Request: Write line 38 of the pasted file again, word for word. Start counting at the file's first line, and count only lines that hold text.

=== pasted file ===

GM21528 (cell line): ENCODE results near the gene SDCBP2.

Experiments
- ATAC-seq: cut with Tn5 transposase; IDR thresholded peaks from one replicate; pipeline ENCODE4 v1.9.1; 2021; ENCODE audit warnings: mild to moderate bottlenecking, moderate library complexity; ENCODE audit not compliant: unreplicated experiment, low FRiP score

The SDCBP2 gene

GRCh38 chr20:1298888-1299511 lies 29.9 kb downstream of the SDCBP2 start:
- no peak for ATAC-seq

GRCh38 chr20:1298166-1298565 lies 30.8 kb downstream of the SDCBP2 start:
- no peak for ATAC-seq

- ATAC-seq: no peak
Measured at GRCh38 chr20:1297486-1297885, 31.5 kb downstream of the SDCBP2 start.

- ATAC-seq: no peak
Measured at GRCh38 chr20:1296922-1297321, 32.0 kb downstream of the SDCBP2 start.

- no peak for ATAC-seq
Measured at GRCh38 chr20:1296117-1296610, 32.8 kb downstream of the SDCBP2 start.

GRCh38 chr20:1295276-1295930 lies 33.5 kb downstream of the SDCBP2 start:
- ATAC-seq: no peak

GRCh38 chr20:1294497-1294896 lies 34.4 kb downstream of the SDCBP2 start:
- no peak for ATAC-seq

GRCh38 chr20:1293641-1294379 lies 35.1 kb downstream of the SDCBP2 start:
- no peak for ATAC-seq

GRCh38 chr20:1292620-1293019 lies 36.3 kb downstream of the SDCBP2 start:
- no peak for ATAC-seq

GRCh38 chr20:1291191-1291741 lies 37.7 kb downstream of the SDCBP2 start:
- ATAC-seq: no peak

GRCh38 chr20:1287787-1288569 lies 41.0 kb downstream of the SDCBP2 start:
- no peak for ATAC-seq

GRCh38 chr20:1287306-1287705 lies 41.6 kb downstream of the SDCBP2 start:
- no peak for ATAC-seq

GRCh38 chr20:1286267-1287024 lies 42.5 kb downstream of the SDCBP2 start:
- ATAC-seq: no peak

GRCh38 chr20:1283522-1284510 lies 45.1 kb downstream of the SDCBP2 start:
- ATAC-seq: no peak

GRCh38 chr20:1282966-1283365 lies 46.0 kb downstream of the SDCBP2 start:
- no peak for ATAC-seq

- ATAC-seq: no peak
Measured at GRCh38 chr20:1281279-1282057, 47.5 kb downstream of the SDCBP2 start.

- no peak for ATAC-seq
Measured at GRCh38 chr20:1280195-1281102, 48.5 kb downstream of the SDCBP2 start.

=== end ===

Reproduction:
Measured at GRCh38 chr20:1280195-1281102, 48.5 kb downstream of the SDCBP2 start.